At long last the US Fed has undertaken a predictable lift-off of its rates from 0-0.25 per cent to 0.25-0.5 per cent. The Fed had prepared markets and there was hardly a ripple in exchange and financial markets. Whatever be the number of Fed increases in 2016, it is clear that there is a directional shift in Fed monetary policy. Sooner or later there would be outflows of portfolio capital from emerging market economies (EMEs).

The Indian authorities claim that that they are well prepared to face the changing international financial environment. Nonetheless, we need to ensure that exchange rate and monetary policies are in sync.

Both, official and public preoccupation is with the US dollar-rupee rate and there are screaming media headlines such as “Rupee breaches 67”. What matters is the real exchange rate, that is, the nominal exchange rate adjusted for inflation rate differentials.

Till 1997, the Reserve Bank of India (RBI) used as a pole star the Real Effective Exchange Rate (REER), that is, a trade-weighted nominal exchange rate adjusted for inflation rate differentials. Initially, two models were used, namely, a 5-country model and a 36-country model.

But after 1997, the RBI was somewhat disenchanted with the REER on the ground that the trade weights do not take cognisance of services, and shifting the base year gives varying results. Thus, the RBI shifted its emphasis from the REER to ‘control of volatility’. While control of volatility is desirable, it does not make for a comprehensive exchange rate policy.

The RBI does, however, continue to publish the REER based on 6-country and 36-country models. The October 2015 REER shows an appreciation of 10 per cent on the 6-country model and 24 per cent on the 36-country model. Again, a simple adjustment of the nominal US dollar-rupee exchange rate for inflation rate differentials would point to the need for a competitive exchange rate of around $1=₹71-72.

Depreciation of EMEs

Since January 1, 2015, the depreciation vis-à-vis the US dollar has been: Brazil (45 per cent), South Africa (33 per cent), Russia (23 per cent) Mexico (18 per cent), Korea (8 per cent) and India (6 per cent).

The RBI has developed skills in dealing in the spot and forward markets, and more recently has been testing the waters in futures, options and non-deliverable forward markets. Central banks always face the danger of speculators trying to ‘break the bank’ if the central bank is too open about its exchange rate strategy.

Intervention is a tricky operation and a central bank needs to be sure that it is fighting speculation and not a fundamental disequilibrium. Once a central bank is sure about its assessment it should hold its nerve and confidently intervene in the forward market to crush speculation. This is easier said than done. At the present juncture, there are many indicators pointing to the rupee being overvalued.

Indian exports, particularly micro, small and medium, are clearly on a decline, and imported goods are swamping Indian domestic markets. In the ensuing period, the RBI would do well to hold its powder dry and intervene to stop a depreciation of the rupee only after it is totally sure that markets have depreciated the rupee excessively.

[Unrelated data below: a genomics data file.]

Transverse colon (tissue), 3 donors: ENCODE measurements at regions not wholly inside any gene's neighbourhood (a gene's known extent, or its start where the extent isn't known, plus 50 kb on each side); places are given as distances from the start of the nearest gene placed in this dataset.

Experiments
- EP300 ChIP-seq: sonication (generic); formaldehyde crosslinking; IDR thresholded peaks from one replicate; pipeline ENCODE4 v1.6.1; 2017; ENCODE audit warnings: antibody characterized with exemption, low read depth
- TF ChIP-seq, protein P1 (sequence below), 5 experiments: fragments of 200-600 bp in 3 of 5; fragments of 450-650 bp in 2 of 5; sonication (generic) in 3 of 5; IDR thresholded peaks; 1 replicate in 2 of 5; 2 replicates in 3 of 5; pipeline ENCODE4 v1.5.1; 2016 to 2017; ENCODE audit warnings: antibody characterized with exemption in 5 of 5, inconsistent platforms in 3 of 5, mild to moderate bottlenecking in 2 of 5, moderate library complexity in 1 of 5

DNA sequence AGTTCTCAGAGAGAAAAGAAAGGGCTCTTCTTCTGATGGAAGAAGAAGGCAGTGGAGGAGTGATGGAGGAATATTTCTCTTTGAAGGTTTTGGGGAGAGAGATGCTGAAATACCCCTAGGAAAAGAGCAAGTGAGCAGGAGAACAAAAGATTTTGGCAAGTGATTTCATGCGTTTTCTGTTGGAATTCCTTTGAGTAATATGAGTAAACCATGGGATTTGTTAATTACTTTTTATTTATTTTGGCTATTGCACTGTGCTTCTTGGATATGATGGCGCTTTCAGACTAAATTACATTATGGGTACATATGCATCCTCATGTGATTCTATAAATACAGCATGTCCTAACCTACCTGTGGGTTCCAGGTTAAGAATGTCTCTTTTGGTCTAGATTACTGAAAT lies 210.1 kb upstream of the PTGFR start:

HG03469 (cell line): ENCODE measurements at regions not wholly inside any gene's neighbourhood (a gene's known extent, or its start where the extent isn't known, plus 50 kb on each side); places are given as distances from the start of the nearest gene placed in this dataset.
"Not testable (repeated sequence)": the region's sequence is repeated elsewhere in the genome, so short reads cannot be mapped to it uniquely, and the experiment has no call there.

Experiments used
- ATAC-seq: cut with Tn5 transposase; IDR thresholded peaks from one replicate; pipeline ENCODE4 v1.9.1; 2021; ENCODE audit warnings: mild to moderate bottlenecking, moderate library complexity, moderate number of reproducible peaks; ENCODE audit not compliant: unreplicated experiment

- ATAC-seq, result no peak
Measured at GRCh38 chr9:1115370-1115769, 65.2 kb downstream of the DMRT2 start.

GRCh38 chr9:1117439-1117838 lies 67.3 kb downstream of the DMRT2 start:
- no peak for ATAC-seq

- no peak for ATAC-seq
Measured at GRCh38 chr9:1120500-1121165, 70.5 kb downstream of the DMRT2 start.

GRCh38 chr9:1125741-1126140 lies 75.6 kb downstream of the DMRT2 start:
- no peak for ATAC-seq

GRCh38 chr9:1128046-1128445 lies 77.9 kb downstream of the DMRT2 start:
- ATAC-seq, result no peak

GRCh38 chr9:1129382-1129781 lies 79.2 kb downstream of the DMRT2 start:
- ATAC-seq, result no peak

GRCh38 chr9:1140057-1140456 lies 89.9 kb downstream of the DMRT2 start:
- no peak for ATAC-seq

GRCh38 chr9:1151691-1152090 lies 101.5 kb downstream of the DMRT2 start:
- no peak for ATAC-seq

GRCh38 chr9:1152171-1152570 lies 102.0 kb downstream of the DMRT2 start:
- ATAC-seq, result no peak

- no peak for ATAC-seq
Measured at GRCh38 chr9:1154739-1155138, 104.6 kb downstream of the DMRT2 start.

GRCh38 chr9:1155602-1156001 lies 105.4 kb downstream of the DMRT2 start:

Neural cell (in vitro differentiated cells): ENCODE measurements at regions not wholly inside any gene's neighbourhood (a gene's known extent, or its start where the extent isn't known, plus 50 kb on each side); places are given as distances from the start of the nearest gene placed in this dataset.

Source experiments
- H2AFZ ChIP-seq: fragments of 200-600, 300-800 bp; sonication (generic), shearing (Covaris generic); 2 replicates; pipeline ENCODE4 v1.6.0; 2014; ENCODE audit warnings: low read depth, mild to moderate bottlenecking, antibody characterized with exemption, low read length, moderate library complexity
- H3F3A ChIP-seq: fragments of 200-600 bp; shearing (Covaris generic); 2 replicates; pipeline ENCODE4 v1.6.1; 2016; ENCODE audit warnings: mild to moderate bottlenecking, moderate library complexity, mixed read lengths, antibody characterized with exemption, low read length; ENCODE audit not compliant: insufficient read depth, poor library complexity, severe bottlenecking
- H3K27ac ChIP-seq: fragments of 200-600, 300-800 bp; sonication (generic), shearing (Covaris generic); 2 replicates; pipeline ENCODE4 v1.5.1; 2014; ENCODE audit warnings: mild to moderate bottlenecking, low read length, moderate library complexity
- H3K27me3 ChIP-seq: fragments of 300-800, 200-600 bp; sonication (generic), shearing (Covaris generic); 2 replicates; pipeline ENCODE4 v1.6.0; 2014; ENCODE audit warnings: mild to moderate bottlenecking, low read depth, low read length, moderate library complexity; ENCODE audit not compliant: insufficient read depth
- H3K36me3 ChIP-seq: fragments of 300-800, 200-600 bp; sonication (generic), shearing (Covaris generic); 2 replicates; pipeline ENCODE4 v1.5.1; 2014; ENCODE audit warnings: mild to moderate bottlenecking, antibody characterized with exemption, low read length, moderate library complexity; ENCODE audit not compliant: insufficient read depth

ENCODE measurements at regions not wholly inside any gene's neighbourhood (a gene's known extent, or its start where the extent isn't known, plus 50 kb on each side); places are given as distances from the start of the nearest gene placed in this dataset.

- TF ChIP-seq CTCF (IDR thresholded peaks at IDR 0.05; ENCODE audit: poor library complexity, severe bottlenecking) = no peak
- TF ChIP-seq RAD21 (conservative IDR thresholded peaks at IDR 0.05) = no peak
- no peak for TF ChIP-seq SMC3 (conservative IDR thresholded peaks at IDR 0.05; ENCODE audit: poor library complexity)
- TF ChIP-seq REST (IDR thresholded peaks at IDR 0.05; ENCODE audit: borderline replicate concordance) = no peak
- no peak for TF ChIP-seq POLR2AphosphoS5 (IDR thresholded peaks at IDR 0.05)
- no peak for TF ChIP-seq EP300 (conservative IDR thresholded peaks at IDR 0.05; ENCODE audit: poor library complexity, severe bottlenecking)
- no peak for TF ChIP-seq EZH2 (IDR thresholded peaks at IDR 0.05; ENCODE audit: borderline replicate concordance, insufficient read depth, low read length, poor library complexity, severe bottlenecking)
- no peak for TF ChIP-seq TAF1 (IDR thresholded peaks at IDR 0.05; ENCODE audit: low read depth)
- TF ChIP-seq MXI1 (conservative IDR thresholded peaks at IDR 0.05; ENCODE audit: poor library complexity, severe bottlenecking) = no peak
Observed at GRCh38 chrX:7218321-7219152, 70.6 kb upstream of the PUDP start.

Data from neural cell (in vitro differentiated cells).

China’s exchange rate index

China has set up a new 13-country exchange rate index. The RBI should undertake an indepth study on the construction of this index. The US dollar has a weight of 26.4 per cent in the Chinese index while in the SDR the dollar has a weight of 41.7 per cent. Some analysts claim that the Chinese yuan is overvalued by 14 per cent and there is a strong possibility of a large outflow of portfolio capital. When the yuan depreciates against the dollar it will put pressure on the Indian rupee.

Hardly had the dust settled on the US Fed rate hike when there was a clamour that Indian interest rates should be lowered. With the progressive increase in the US Fed funds rate, it would be sheer harakiri to reduce RBI policy interest rates. The RBI should not remain accommodative. It should be made clear that we have reached the end of the interest rate reduction cycle.

With the regulations on marginal costing coming into effect from April 2016, if the authorities persist with policy interest rate reductions, deposit interest rates will fall precipitously and adversely impinge on total savings and growth. It is in this context that the RBI’s February 2016 policy announcement would be crucial.

Clear choices

The choices are clear. If we wish to have a strong rupee and low interest rates, we should be prepared to have a massive outflow of portfolio capital. This will call for severe measures on both the rupee exchange rate and monetary policy. The more sensible course would be to allow a gradual depreciation of the rupee and calibrated increases in policy interest rates which would minimise the portfolio capital outflow.

Tailpiece : The excellent mid-year Economic Review of the ministry of finance suggests a lower GDP growth rate of 7.0-7.5 per cent as against 8.1-8.5 per cent hitherto. The review, however, hints at the need for lower interest rates, a less rigorous target for reduction of inflation and also postponing the fiscal correction target.

While this may appear to be imperative from the need to stimulate growth, it also implies a resurgence of inflation and a depreciation of the rupee. These signals are worrisome as it ultimately will lead to policy inconsistencies resulting in a weaker macroeconomic performance and greater suffering for the masses.

The Centre should take a hard look at these implications.

The writer is a Mumbai-based economist